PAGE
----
I have had folks come up to me after a service, within the last few years who have said:

“I have no idea what you just said, but I like your boots.” (eruption into great laughter.)

“Glad to have your voice, Ivy – but I sure hope we hire someone who actually has a degree in this stuff.”

I come to those comments with such mercy now.

Because I know they are not intentional, these folks were not consciously trying to tell me how unqualified they thought I was/am.

And I am working on not taking any heretical message of internalized misogyny as personal.

But it points to how much we have been inoculated by the system that values hierarchy, “formal” training, masculine dominated “teaching,” patriarchy, and whiteness as the gold standard of “knowing.”

It’s why it’s so compelling to see Peter and John naturally greet this man who can’t walk moving with the spirit of God that is now WITHIN them. Woven as part of their INTUITION, part of their DNA.  Inviting us all to see that we can access the ABUNDANCE of LOVE that the Spirit has poured out on us all. So that at any point when society/systems/structures tell us we are unqualified, try to strip us of our worth and dignity, we can face the core of our faith inside ourselves, and be reminded that the only three words that can follow, a statement like, “This is from God,” are… 


May this be our 3’oclock prayer with God as we enter the temple – and our “any o’clock” prayer with the spirit of God everywhere.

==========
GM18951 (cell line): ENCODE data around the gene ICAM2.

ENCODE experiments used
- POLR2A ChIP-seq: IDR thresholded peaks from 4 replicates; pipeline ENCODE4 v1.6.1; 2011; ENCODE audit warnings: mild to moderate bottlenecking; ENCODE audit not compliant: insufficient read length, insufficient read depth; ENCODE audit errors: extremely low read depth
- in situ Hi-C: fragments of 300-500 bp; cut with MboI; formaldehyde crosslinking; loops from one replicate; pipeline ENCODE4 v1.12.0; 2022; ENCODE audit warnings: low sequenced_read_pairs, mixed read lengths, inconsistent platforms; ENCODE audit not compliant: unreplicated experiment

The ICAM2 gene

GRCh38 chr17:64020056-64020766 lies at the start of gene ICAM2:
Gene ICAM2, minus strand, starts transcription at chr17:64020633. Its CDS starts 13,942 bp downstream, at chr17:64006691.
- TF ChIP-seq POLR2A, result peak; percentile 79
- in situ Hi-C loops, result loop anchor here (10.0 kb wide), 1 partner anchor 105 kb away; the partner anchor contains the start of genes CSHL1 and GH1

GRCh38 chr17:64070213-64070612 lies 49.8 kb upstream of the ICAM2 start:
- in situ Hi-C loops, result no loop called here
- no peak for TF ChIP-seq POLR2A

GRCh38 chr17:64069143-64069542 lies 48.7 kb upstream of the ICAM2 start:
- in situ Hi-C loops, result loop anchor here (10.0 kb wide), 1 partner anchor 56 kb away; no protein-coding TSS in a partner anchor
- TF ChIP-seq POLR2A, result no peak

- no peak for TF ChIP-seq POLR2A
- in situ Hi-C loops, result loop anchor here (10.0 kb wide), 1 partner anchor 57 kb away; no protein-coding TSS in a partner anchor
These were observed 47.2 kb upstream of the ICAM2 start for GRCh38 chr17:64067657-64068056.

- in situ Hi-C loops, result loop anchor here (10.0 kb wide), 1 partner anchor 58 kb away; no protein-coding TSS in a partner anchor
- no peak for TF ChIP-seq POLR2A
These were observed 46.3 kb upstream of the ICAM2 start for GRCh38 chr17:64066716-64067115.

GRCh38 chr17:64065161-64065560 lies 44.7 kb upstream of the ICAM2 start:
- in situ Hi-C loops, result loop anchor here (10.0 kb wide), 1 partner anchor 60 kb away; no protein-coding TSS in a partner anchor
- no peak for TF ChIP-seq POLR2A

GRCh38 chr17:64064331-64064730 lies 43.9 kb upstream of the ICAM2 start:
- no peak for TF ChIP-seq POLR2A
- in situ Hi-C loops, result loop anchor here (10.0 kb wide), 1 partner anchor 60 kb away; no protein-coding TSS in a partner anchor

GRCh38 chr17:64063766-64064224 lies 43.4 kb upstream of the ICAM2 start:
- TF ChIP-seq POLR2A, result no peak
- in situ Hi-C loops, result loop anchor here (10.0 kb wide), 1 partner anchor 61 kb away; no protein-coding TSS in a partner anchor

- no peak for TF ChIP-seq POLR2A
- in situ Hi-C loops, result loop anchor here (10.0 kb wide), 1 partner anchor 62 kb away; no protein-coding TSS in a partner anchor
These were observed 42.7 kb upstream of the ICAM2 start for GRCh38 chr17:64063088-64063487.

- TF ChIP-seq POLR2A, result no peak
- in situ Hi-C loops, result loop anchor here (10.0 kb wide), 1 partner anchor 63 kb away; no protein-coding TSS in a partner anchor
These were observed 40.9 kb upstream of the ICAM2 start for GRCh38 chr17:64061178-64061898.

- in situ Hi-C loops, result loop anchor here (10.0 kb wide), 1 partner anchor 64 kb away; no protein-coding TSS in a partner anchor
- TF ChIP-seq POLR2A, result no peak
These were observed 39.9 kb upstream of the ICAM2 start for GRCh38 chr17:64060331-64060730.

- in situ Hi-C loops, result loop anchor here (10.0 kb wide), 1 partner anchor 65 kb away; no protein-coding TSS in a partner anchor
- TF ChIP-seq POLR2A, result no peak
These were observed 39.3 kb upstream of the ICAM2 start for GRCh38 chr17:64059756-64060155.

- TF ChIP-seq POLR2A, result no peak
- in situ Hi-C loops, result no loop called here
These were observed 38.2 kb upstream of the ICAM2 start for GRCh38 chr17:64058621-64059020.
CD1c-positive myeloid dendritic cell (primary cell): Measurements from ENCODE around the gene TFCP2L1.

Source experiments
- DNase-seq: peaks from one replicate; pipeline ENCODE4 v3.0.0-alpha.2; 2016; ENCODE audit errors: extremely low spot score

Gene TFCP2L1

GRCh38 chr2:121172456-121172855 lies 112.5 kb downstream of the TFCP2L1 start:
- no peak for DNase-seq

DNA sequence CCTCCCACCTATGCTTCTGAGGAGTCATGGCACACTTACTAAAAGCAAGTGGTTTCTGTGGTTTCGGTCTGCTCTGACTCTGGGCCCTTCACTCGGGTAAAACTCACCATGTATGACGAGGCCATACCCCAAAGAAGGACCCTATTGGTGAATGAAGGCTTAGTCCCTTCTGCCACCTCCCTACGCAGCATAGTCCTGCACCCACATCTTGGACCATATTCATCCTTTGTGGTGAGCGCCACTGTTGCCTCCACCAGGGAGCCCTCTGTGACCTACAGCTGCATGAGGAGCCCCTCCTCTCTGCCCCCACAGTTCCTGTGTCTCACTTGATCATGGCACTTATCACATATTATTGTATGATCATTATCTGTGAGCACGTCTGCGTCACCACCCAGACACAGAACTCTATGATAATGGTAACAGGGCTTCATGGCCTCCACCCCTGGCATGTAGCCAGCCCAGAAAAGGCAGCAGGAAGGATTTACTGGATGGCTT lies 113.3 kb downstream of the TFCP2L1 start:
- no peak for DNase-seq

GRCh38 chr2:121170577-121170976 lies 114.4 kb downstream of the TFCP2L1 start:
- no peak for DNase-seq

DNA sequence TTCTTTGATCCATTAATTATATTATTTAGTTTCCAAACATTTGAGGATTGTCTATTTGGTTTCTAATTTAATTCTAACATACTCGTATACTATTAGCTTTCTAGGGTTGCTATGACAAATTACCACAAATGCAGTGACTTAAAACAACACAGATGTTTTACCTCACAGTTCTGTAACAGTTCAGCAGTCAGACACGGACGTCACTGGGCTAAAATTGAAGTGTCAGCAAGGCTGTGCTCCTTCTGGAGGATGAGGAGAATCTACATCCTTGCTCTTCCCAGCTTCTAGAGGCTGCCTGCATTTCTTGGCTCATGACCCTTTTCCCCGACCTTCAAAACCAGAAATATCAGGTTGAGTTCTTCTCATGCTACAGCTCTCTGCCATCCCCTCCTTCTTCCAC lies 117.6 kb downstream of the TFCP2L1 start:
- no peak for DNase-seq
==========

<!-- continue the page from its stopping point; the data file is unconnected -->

I just finished spending the last couple of months with activist and public theologian Dr. Christena Cleveland, who offered an experience for BIPOC (Black, Indigenous and People of Color) and White folks called, “Liberating your mind, body and spirit from White Supremacy.”  And she says, that

“Whiteness is always doing push-ups in the basement of our hearts.

Whiteness is always in training – trying to discredit us, hold us to external standards of perfection (which isn’t a real standard because perfection is a figment of the colonial imagination) and yet it strives to separate us from our true source of knowing. 

We need to continue the powerful training of surrendering to the spirit of God.

Peter & John were “uneducated,” “common”  they had no “formal training” in rhetoric or Jewish theology. They weren’t members of a privileged class that could afford higher education, or a religious class that would sit under a scholar. They were fishermen.

And Jesus, their Rabbi, didn’t have formal education either

Acts 2:22

“his credentials were/are through miracles, wonders, and signs.”